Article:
Tuesday, February 24, 2009

Money Laundering and Relevant Conduct

In US v. Blackmon, No. 07-4237 (2/23/09), the 3rd Circuit addressed the interplay between the money laundering guideline, USSG 2S1.1(a), and relevant conduct, USSG 1B1.3. The Circuit accurately warned that the discussion of these issues is "abstruse."

The Circuit held (1) that the district court correctly applied the guidelines for "direct money laundering" under USSG 2S1.1(a)(1) because defendant was accountable for the underlying offense of drug distribution; and (2) that the district court properly counted as relevant conduct for the money laundering guidelines the cocaine conspiracy that defendant was involved in.

Blackmon pleaded guilty to conspiracy to distribute over 5 kilos of cocaine, and to money laundering. The conspiracy involved Blackmon shipping Fed Ex packages of cocaine from California to conspirators in Philadelphia, in exchange for packages of cash that the coconspirators sent back to Blackmon. The FBI arrested the coconspirators, who began cooperating. FBI then set up a sting in which one of the coconspirators sent $15,000 to Blackmon as payment for a shipment of 1 kilo of cocaine. This constituted money laundering because the coconspirator stated that the money itself was the proceeds of drug trafficking. The FBI arrested Blackmon after seeing him pick up the money.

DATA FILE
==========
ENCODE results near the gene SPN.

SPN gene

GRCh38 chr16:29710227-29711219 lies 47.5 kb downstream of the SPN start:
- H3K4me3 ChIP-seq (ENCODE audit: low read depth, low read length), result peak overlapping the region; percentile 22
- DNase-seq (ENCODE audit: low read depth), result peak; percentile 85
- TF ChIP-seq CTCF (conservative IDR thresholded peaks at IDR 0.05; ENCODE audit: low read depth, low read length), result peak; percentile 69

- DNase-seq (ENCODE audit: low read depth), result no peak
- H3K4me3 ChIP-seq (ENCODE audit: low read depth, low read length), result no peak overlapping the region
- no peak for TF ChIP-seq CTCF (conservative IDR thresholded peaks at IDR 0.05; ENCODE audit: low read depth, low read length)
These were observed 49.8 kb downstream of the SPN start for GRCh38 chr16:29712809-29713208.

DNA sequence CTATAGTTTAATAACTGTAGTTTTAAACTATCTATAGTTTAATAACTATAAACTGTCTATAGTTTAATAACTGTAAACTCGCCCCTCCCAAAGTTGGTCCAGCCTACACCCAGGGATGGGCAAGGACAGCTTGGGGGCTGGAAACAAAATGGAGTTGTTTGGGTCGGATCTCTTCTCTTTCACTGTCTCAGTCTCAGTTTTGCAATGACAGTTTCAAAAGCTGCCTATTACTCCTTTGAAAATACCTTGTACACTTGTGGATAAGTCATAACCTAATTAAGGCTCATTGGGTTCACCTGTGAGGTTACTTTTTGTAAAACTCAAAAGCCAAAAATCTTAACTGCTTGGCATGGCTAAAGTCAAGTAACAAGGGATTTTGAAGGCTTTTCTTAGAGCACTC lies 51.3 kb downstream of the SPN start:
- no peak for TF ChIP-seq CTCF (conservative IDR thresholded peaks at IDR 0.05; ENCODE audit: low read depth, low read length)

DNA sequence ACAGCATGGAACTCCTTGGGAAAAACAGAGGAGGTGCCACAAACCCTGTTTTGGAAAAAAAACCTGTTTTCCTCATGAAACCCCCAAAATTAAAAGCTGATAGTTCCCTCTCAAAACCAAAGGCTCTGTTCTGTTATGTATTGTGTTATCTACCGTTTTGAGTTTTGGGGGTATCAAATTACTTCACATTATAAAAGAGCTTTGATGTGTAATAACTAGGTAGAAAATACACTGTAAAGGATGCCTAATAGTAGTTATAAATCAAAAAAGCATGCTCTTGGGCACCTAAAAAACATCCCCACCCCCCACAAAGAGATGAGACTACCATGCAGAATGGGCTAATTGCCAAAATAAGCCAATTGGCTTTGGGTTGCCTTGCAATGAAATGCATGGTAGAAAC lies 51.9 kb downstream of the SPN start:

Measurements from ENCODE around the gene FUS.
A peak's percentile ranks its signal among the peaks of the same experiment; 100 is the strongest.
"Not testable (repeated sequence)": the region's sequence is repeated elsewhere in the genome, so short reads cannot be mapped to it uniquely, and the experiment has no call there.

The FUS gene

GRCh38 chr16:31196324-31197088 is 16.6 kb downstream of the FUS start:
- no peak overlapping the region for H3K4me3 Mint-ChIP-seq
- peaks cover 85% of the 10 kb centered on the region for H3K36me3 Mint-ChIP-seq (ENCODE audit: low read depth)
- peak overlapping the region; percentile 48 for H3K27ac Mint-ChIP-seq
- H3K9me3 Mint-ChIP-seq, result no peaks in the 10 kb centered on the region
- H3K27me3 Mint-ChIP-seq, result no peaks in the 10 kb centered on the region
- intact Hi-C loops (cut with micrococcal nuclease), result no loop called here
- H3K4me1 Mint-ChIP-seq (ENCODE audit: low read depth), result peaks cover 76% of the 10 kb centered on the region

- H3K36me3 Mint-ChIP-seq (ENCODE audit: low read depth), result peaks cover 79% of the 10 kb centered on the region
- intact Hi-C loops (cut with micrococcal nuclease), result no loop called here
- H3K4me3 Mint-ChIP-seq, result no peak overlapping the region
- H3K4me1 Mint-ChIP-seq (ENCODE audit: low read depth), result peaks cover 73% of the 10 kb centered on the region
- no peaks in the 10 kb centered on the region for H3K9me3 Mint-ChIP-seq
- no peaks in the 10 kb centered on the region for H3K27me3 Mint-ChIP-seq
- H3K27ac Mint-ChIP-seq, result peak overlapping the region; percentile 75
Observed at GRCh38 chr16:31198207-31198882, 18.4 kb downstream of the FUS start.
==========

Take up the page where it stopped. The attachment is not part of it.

The Circuit ruled that Blackmon was engaged in "direct money laundering" under USSG 2S1.1(a)(1) because he committed the underlying offense of drug trafficking by agreeing to send the coconspirator cocaine.

The Circuit next ruled that in calculating the guidelines range for the money laundering, the district court correctly included as relevant conduct all of the drug trafficking from the conspiracy count. The Court rejected the defense argument that the money laundering offense level should be based only on the 1 kilo of cocaine to be sent in exchange for the $15,000. The Court reasoned that the more than 150 kilos from the cocaine conspiracy should be included as relevant conduct for the money laundering because it was relevant conduct for the drug distribution that was the underlying crime.

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The District Court's indication of the sentence it would impose before the defendant allocuted was not reversible plain error.

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